[Editor’s note: I see the deputy chief economist has now provided three answers to this particular question. That’s enough lightbulbs — Ed.]

Precisely because of the problem outlined above, economists will often disagree. As a science, it will often take you so far. But when there is uncertainty (which is most of the time) and/or when we get to the world of policymaking (which contains a large value-based element), economists will disagree with each other. In the context of the global financial crisis, Queen Elizabeth II once asked why nobody saw it coming. The answer, of course, is that some people did (Fathom included, incidentally), but most people didn’t. Yes, it may be hard to get a clear answer out of a group of economists, but that should be considered a good thing, not a bad one! Indeed, I would go so far as to say that economics should be praised for the flourishing sub-genre of meta-analysis, whereby economists seek to call out publication bias within the field.

So, to summarise: economics is more of a thought process than a subject. Economists, its practitioners, operate in the real world (in the grey zone, if you like) and rarely have the luxury of testing their ideas in laboratory conditions. That can make economists a pain to deal with (trust me, I am one and I work with others). Nevertheless, it remains a popular field because of the insights it provides and the difficult questions it addresses.[4]

Economics enrages people - Andrew Harris defends it

P.S.: One more economics joke, as delivered by Ronald Reagan:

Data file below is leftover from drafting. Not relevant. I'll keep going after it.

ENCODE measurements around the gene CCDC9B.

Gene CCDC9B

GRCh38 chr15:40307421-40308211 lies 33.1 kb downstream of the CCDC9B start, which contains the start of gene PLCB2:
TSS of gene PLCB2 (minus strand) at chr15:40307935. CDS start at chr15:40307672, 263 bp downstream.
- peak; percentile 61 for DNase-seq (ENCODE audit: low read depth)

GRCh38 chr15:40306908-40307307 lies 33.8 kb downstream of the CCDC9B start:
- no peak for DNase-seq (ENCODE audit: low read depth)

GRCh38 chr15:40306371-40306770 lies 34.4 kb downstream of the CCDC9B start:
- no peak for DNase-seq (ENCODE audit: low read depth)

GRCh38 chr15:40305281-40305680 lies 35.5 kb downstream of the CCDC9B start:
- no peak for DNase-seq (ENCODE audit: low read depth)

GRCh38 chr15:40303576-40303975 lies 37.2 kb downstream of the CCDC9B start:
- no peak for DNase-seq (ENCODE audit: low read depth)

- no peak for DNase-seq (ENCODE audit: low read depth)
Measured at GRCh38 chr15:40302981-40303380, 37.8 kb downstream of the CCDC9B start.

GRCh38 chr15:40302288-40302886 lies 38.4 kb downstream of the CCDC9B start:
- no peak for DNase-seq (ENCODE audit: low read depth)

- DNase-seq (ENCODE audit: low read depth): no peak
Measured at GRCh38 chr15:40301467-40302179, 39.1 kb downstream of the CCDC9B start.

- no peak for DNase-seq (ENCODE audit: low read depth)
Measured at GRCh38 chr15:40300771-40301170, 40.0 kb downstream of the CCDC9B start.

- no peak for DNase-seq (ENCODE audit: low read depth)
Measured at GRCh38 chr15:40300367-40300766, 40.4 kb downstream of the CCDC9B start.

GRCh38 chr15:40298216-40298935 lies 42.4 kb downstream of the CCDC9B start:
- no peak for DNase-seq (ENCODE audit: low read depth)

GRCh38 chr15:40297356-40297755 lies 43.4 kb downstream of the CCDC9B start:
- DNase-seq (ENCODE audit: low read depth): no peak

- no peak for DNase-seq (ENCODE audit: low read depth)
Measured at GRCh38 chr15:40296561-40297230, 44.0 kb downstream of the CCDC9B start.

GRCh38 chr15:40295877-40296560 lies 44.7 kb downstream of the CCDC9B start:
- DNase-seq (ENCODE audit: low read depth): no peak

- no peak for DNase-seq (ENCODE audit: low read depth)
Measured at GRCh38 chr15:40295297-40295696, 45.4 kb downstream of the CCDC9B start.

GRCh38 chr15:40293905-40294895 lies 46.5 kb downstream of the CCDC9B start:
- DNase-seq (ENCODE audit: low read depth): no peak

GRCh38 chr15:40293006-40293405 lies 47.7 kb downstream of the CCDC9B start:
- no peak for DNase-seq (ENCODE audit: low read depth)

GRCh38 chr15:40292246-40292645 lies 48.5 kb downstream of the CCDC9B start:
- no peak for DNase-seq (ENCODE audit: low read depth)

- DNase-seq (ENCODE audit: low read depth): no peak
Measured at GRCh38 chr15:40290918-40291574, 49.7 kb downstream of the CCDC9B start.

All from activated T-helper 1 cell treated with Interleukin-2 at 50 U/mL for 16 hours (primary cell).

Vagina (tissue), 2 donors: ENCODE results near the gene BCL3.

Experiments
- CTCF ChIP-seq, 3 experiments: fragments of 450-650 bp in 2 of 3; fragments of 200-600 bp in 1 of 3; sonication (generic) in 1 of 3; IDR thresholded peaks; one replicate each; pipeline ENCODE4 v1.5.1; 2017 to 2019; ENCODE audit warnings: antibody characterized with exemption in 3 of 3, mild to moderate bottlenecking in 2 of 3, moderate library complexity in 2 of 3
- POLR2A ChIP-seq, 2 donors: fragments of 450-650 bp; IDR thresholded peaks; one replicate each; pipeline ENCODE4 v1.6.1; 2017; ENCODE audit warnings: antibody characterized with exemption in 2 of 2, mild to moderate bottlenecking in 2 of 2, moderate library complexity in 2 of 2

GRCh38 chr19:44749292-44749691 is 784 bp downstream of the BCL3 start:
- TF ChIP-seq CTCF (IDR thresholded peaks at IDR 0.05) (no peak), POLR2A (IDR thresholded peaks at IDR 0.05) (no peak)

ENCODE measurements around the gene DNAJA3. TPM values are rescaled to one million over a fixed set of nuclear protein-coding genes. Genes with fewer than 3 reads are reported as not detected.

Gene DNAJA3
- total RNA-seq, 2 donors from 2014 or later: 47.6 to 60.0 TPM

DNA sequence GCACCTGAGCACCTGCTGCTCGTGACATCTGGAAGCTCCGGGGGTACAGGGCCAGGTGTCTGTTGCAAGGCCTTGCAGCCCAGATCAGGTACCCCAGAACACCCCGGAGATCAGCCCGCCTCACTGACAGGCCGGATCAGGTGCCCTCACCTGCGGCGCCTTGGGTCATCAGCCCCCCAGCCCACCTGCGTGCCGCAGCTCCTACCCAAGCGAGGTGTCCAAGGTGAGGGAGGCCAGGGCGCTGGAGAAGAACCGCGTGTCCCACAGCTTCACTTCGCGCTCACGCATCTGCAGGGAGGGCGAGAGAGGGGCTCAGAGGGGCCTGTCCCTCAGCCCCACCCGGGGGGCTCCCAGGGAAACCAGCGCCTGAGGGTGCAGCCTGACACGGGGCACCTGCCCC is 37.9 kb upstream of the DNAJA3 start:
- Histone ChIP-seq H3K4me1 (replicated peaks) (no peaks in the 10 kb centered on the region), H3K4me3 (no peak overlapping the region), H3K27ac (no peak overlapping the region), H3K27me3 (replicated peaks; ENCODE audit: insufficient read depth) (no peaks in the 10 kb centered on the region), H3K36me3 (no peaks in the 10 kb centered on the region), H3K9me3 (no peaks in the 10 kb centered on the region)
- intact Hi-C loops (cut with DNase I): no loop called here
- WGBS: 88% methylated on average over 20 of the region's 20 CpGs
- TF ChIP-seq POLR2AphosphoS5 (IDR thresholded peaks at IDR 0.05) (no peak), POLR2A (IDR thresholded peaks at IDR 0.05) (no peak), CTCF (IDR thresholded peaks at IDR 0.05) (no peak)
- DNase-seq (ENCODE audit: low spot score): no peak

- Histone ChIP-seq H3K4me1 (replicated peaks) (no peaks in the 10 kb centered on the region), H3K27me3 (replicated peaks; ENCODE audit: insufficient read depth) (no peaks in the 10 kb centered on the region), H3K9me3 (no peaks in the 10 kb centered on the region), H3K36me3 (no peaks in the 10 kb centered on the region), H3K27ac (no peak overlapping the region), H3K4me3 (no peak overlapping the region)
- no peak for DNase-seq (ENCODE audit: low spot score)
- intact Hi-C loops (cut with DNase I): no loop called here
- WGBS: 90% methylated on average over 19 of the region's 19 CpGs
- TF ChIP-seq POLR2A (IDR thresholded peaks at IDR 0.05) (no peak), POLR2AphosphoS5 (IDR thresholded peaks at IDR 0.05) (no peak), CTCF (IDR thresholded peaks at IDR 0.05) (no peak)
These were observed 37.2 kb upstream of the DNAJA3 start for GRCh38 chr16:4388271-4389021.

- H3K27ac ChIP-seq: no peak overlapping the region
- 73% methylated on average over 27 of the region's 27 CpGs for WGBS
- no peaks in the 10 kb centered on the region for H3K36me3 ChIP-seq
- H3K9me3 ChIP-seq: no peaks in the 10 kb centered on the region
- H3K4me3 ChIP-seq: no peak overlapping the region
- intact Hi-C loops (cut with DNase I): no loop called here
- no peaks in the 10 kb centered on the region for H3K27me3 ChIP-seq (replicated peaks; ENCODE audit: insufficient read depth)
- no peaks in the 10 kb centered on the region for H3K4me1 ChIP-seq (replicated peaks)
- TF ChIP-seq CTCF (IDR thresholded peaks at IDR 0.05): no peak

It seems an economist, a chemist and an engineer were stranded on a desert island. And between them they had only a single can of beans, but no can opener. The engineer suggested that he climb a palm tree to a precise height, then throw the beans at a precise distance, at a precise angle. “And when the can hits,” he said, “it will split open.”

“No,” said the chemist. “We’ll leave the can in the sun until the heat causes the beans to expand so much the can will explode.”

“Nonsense,” said the economist. “Using either method we’d lose too many beans. According to my plan, there will be no mess or fuss, and not a single bean will be lost.”

The engineer and the chemist looked at each other, and said, “Well, we’re certainly willing to consider it. What’s your plan?”

And the economist answered, “Well, first assume we have a can opener.”



[1] The classical dichotomy is the idea that real variables (i.e., volumes) and nominal variables (i.e., values) can be thought of separately in the long run. In other words, the level of activity in an economy is independent of the aggregate price level.

[2]] Apologies in advance if somebody has cracked these jokes before — they’re the kind of things that get said at many a drunken gathering of economists.

[3] It is interesting to note that economics consistently scores highly in terms of integrity — for example, as measured by replication rates.

[4] For those wishing to hear more about what professional economists actually do, I’d suggest you read last week’s blog by Juan.